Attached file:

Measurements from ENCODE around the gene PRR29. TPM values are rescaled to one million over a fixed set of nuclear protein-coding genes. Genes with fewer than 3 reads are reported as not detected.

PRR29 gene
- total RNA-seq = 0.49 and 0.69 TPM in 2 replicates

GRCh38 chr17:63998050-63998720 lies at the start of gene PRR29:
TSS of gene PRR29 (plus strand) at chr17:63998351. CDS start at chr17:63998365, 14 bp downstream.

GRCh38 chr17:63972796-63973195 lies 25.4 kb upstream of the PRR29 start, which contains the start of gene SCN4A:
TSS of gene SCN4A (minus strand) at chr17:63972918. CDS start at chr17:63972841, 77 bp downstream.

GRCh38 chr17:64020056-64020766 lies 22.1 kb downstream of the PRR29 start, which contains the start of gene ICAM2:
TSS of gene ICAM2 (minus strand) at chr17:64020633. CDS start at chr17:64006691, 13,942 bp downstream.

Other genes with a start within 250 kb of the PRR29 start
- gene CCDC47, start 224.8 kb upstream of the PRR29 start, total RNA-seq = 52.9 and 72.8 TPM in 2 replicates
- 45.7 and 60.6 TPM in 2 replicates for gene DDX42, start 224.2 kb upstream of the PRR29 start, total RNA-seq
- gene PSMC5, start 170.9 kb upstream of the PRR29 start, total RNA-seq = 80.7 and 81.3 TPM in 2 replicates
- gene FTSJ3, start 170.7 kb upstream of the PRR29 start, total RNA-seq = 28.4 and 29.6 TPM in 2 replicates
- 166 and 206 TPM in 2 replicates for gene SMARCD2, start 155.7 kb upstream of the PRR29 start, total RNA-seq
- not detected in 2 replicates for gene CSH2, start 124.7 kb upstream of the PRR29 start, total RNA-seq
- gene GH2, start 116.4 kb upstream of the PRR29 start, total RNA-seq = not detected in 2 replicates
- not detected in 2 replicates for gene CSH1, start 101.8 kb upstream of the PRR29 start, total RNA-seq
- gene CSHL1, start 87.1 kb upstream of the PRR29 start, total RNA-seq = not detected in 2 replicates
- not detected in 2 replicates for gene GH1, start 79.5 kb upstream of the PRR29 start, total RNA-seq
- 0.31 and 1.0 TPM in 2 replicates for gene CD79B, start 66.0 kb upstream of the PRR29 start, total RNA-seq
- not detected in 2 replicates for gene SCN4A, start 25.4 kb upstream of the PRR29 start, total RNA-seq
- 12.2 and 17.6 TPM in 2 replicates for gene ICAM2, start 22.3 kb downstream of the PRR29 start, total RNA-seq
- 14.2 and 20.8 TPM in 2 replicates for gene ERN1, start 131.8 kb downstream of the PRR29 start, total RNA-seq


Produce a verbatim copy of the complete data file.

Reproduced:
Measurements from ENCODE around the gene PRR29. TPM values are rescaled to one million over a fixed set of nuclear protein-coding genes. Genes with fewer than 3 reads are reported as not detected.

PRR29 gene
- total RNA-seq = 0.49 and 0.69 TPM in 2 replicates

GRCh38 chr17:63998050-63998720 lies at the start of gene PRR29:
TSS of gene PRR29 (plus strand) at chr17:63998351. CDS start at chr17:63998365, 14 bp downstream.

GRCh38 chr17:63972796-63973195 lies 25.4 kb upstream of the PRR29 start, which contains the start of gene SCN4A:
TSS of gene SCN4A (minus strand) at chr17:63972918. CDS start at chr17:63972841, 77 bp downstream.

GRCh38 chr17:64020056-64020766 lies 22.1 kb downstream of the PRR29 start, which contains the start of gene ICAM2:
TSS of gene ICAM2 (minus strand) at chr17:64020633. CDS start at chr17:64006691, 13,942 bp downstream.

Other genes with a start within 250 kb of the PRR29 start
- gene CCDC47, start 224.8 kb upstream of the PRR29 start, total RNA-seq = 52.9 and 72.8 TPM in 2 replicates
- 45.7 and 60.6 TPM in 2 replicates for gene DDX42, start 224.2 kb upstream of the PRR29 start, total RNA-seq
- gene PSMC5, start 170.9 kb upstream of the PRR29 start, total RNA-seq = 80.7 and 81.3 TPM in 2 replicates
- gene FTSJ3, start 170.7 kb upstream of the PRR29 start, total RNA-seq = 28.4 and 29.6 TPM in 2 replicates
- 166 and 206 TPM in 2 replicates for gene SMARCD2, start 155.7 kb upstream of the PRR29 start, total RNA-seq
- not detected in 2 replicates for gene CSH2, start 124.7 kb upstream of the PRR29 start, total RNA-seq
- gene GH2, start 116.4 kb upstream of the PRR29 start, total RNA-seq = not detected in 2 replicates
- not detected in 2 replicates for gene CSH1, start 101.8 kb upstream of the PRR29 start, total RNA-seq
- gene CSHL1, start 87.1 kb upstream of the PRR29 start, total RNA-seq = not detected in 2 replicates
- not detected in 2 replicates for gene GH1, start 79.5 kb upstream of the PRR29 start, total RNA-seq
- 0.31 and 1.0 TPM in 2 replicates for gene CD79B, start 66.0 kb upstream of the PRR29 start, total RNA-seq
- not detected in 2 replicates for gene SCN4A, start 25.4 kb upstream of the PRR29 start, total RNA-seq
- 12.2 and 17.6 TPM in 2 replicates for gene ICAM2, start 22.3 kb downstream of the PRR29 start, total RNA-seq
- 14.2 and 20.8 TPM in 2 replicates for gene ERN1, start 131.8 kb downstream of the PRR29 start, total RNA-seq